Republicans and Democrats on the House Energy and Commerce Subcommittee on Health were in rare unanimous agreement Thursday during a hearing on the Medicare sustainable growth rate (SGR) payment formula.
"Let's all accept the premise that SGR has to go," said Republican Rep. Michael Burgess, MD, of Texas. "We need a permanent solution that is reasonable, updatable, and only that will do."
The formula used to determine how Medicare reimburses physicians needs to go, agreed members of Congress and witnesses at the hearing. And it needs to be replaced with a fair payment method that covers what it costs to treat Medicare patients, but also gives the physicians a little profit.
The SGR formula ties physician reimbursement to the gross domestic product; it has called for cuts in pay every year since 2002. Both sides have agreed for years that the formula needs to be changed, and, still, Congress is constantly rushing to stave off cuts at the last minute that would make huge slashes to what doctors are paid by Medicare.
At the 11th hour, a stopgap bill always passes, holding steady the fees that Medicare pays doctors for treating the sick and elderly. Then the debate resumes again, and another stopgap eventually passes.
So if there is so much agreement that SGR needs to go, why has no comprehensive, bipartisan bill passed?
Time on the legislative calendar has always run down before tackling a broader Medicare payment bill, Burgess told MedPage Today following the hearing. But this time, if the Energy and Commerce Committee approves SGR reform legislation in June, perhaps the bill could actually pass the full Congress before August recess, Burgess said.
A number members of Congress and witnesses at the hearing -- five out of seven of whom were doctors -- said Thursday that the time may be more ripe than ever for reforming the SGR system given the current focus on reining in Medicare spending.
One witness, Cecil Wilson, MD, president of the American Medical Association (AMA), called for replacing the SGR with a five-year period of stable Medicare physician payments that keep pace with the growth of medical practices. Eventually, Medicare should transition to "an array of new payment models to enhance care coordination, quality, appropriateness, and costs."
President Obama signed a short-term fix in December staving off the cuts through 2011. But once that bill expires on the first day of 2012, physicians are expected to face a cut in their Medicare reimbursements of nearly 30%.
Former CMS Administrator Mark McClellan, MD, PhD, told members of Congress not to just readjust the SGR when the law expires in 2012.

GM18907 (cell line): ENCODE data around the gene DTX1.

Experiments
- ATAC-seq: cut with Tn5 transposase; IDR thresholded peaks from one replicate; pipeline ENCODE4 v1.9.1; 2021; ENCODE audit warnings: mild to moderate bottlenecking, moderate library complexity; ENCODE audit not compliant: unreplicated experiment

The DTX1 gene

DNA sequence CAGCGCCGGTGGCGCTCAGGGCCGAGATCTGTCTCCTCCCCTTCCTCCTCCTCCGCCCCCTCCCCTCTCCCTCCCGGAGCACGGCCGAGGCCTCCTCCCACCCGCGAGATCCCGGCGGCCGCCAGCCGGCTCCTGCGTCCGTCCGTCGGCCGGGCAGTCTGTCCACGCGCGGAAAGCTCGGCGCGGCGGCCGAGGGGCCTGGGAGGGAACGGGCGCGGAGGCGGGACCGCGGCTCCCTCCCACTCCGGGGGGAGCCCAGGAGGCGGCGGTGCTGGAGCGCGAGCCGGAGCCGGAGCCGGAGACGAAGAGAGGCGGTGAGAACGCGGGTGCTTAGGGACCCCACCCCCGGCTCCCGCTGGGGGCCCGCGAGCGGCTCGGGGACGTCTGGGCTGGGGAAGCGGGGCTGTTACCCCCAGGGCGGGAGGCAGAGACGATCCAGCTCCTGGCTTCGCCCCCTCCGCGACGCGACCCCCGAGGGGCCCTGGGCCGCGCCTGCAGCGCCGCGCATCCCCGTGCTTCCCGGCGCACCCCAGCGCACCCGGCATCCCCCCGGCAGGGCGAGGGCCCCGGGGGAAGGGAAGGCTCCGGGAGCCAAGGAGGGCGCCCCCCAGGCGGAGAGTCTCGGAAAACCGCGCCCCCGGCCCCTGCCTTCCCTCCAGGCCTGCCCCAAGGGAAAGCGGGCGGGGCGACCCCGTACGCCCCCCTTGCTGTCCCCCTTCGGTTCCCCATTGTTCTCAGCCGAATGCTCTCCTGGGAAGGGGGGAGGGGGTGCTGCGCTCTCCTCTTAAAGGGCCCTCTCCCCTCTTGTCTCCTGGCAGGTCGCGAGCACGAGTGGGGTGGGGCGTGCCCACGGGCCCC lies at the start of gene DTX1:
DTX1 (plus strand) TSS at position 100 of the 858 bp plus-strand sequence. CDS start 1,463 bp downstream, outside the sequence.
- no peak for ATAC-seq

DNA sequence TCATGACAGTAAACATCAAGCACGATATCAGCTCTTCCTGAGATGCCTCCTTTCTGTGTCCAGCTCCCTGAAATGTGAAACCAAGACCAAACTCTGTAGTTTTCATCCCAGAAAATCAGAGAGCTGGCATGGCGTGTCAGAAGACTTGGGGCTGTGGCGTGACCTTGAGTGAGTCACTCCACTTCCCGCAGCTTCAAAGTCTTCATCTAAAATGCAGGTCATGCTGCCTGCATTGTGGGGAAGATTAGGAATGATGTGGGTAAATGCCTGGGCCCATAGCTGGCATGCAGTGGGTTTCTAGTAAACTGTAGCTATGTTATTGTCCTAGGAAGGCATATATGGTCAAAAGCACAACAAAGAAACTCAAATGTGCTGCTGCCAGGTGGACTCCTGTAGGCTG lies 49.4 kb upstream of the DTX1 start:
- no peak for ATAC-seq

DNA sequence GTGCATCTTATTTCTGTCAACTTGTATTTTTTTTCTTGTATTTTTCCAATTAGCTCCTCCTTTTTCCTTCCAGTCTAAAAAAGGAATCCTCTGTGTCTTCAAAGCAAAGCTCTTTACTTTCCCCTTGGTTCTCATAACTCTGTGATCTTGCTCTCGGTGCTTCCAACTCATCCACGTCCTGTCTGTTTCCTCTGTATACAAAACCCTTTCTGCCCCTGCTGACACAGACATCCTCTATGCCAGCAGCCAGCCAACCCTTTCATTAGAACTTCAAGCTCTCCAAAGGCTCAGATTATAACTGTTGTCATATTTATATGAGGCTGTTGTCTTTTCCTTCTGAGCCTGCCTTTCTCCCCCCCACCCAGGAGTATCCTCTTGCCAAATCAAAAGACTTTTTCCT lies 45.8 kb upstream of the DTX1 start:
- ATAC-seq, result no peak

"As Congress considers how to address the SGR problem this time around, I urge the subcommittee to look beyond approaches that remain tied to the existing formula simply by delaying it again, or by resetting baselines to higher spending levels," he said. "Rather, this is an opportunity to provide better support to physicians who lead in improving care."
Panelists and members of Congress all agreed the traditional fee-for-service model needs to be abolished.
"This dilemma touches on the fundamental problem with fee-for-service -- i.e., payment is based solely on what procedure is provided to the patient, not the value of the service provided, and thus encourages volume growth," said Roland Goertz, MD, president of the American Academy of Family Physicians.
The panel of witnesses told members of Congress it would like to see the SGR scrapped and payments held steady for five years while various new payment models are tested out, including accountable care organizations. Ultimately, physicians and hospitals should be able to choose the payment model that best suits them, Wilson told MedPage Today.
Everyone at the hearing said it's crucial that physicians have the main leadership role in bringing about changes in payment, and not insurance companies, hospitals, or the government.
While there is widespread agreement on dislike of the SGR, that's not to say there are no bipartisan disagreements over reforming how doctors are paid under Medicare.
One major disagreement -- which strikes at the core of the Medicare program -- is that Republicans would like doctors to be able to negotiate payments with Medicare patients. So a wealthy patient could technically pay more than the Medicare rate, or not use their Medicare benefit at all and pay out-of-pocket.
It could go the other way, too, where a doctor could accept a payment of less than the Medicare rate, or a freshly baked pie even, as payment for medical treatment.
Currently, if doctors accept something other than the Medicare rate from their Medicare patients, they could face fines and even criminal prosecution.
Getting a far-reaching Medicare payment reform bill through both chambers of Congress may again prove elusive, but Burgess said he's holding out hope that maybe this will be the year when Congress can finally stop racing against the clock to block cuts, only to have to face the issue again several months later.
By Emily P. Walker, Washington Correspondent, MedPage Today
Published: May 05, 2011